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Unfamiliar Fishes

Bestselling author Sarah Vowell takes on the story of the Americanization of Hawaii.

Unfamiliar Fishes
By Sarah Vowell
Riverhead Books
238 pp.

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If you want to understand American history, you might want to crack open the Good Book to Acts 16:9, the “high-fructose corn syrup of Bible verses” – an “all-purpose ingredient” in America’s perennial tendency toward busybody behavior.

In the verse, the apostle Paul sees a vision of a man from Macedonia calling him to “come over” and “help us.” Paul did just that. And so have many generations of Americans, heeding the call to assist others in the world.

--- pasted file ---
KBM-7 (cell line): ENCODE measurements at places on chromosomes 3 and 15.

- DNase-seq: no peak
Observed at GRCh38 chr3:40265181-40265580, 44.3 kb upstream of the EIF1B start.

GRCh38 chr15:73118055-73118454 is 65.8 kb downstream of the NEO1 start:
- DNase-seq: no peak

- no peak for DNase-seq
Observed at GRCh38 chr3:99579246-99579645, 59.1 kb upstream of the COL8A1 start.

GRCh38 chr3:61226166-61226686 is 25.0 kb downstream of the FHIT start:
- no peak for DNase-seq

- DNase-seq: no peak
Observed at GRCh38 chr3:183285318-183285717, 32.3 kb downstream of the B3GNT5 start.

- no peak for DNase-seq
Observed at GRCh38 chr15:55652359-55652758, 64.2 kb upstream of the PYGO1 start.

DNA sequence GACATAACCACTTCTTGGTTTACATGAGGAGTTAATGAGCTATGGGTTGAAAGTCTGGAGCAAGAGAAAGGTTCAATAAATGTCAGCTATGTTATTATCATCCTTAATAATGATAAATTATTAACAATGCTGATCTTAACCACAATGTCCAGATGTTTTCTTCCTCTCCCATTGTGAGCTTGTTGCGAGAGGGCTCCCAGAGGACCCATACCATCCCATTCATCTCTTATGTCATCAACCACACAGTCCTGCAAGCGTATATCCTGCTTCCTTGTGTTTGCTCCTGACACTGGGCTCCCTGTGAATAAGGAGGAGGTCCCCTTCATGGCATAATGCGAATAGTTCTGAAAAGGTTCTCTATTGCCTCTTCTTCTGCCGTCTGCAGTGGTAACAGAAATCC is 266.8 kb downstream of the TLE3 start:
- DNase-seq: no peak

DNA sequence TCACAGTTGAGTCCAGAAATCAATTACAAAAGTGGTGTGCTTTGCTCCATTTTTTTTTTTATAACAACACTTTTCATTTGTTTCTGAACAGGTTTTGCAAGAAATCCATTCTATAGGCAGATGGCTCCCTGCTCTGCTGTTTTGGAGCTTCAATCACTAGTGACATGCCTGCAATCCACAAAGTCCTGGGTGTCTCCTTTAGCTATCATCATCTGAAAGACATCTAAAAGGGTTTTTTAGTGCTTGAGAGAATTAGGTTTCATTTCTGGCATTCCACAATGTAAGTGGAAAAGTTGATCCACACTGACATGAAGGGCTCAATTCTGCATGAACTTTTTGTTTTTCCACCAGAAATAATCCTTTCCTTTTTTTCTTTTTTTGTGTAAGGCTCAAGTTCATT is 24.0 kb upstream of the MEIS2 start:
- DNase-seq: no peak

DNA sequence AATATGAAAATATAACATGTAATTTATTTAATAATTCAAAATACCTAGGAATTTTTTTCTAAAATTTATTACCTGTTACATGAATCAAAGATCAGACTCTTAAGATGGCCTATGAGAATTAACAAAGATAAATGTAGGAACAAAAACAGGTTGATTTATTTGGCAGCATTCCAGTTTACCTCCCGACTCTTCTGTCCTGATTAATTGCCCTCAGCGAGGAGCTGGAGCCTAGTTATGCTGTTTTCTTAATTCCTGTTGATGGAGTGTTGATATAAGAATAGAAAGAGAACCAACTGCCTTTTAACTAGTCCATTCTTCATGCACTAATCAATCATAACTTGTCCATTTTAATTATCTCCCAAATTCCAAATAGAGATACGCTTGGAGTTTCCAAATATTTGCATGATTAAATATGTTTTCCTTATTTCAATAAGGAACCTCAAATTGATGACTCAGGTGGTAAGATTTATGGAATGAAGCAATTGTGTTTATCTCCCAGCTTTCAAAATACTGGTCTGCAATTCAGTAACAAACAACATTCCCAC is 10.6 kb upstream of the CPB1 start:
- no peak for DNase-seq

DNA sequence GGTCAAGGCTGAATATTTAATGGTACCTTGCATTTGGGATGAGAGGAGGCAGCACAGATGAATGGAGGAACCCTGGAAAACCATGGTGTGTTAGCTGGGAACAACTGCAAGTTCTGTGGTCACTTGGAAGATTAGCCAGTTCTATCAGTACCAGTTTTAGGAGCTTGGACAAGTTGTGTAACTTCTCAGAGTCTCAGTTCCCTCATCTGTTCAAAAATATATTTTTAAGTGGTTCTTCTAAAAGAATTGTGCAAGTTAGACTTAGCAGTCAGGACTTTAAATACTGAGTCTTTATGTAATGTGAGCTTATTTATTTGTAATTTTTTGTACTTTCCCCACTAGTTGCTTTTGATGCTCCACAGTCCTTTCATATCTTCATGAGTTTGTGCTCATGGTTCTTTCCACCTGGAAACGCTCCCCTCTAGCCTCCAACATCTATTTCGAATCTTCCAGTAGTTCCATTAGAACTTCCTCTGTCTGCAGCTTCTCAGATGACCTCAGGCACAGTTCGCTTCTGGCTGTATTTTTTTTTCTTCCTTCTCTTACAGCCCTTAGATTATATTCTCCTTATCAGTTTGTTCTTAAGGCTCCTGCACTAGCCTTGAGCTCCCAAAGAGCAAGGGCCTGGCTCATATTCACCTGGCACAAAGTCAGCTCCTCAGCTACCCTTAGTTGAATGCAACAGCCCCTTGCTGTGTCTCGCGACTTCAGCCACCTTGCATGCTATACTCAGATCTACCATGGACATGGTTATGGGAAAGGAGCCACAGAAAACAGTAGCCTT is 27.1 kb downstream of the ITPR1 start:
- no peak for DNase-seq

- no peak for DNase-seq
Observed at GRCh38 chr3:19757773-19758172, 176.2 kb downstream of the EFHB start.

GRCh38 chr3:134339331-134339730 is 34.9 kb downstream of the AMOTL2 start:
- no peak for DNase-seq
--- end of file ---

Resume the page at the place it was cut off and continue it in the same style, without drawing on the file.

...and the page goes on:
In the early 19th century, missionaries thought the residents of a Polynesian kingdom needed a spiritual pick-me-up, and they went across the planet to provide it. Over decades of conflict, Hawaii would lose much: its native religion, its native language, and many of its native people. And it would gain an eventual home in the most powerful country on earth.

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This could become an epic story worthy of a big Hollywood production starring Mel Gibson: Scantily clad natives! Kings and queens! Ships! Did we mention the natives? And, of course, the triumph of the faith.

But author and public-radio star Sarah Vowell, who’d obviously rather curl up with a PBS documentary than a “Braveheart” DVD, refuses to paint her story in lurid Technicolor. Instead, in Unfamiliar Fishes she prefers to look at both the big picture of America’s swift choice to become a colonial power and the small picture of Hawaiians and missionaries meeting in a tiny Polynesian nation.


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